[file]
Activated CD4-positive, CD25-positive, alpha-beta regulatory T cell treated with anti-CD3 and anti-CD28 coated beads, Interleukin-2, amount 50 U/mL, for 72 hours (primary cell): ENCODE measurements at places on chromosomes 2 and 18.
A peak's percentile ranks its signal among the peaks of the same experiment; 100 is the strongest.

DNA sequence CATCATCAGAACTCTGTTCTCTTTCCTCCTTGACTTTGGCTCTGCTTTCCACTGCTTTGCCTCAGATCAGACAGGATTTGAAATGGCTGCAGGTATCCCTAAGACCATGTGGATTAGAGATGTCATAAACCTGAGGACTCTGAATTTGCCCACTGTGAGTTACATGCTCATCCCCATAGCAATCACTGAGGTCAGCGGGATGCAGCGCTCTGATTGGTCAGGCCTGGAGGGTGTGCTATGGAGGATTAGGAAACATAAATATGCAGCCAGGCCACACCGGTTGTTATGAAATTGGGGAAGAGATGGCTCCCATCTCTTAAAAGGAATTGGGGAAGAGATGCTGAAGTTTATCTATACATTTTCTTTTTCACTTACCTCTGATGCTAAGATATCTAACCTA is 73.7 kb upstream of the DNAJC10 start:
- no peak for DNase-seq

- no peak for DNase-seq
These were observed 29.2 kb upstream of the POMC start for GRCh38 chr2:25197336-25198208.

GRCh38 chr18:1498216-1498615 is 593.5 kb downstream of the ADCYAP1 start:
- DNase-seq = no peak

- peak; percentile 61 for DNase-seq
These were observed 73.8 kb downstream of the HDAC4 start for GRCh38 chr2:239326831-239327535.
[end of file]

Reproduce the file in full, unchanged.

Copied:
Activated CD4-positive, CD25-positive, alpha-beta regulatory T cell treated with anti-CD3 and anti-CD28 coated beads, Interleukin-2, amount 50 U/mL, for 72 hours (primary cell): ENCODE measurements at places on chromosomes 2 and 18.
A peak's percentile ranks its signal among the peaks of the same experiment; 100 is the strongest.

DNA sequence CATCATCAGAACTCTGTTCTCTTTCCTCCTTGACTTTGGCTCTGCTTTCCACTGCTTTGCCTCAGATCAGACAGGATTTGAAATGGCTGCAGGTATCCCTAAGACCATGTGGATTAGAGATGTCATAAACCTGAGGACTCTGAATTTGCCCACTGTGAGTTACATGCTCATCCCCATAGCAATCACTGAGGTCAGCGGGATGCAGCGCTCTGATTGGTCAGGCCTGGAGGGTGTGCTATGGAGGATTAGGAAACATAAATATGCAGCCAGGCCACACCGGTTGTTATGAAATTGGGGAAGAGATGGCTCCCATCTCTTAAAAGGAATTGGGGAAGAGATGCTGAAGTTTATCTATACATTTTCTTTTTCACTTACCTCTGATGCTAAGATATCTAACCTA is 73.7 kb upstream of the DNAJC10 start:
- no peak for DNase-seq

- no peak for DNase-seq
These were observed 29.2 kb upstream of the POMC start for GRCh38 chr2:25197336-25198208.

GRCh38 chr18:1498216-1498615 is 593.5 kb downstream of the ADCYAP1 start:
- DNase-seq = no peak

- peak; percentile 61 for DNase-seq
These were observed 73.8 kb downstream of the HDAC4 start for GRCh38 chr2:239326831-239327535.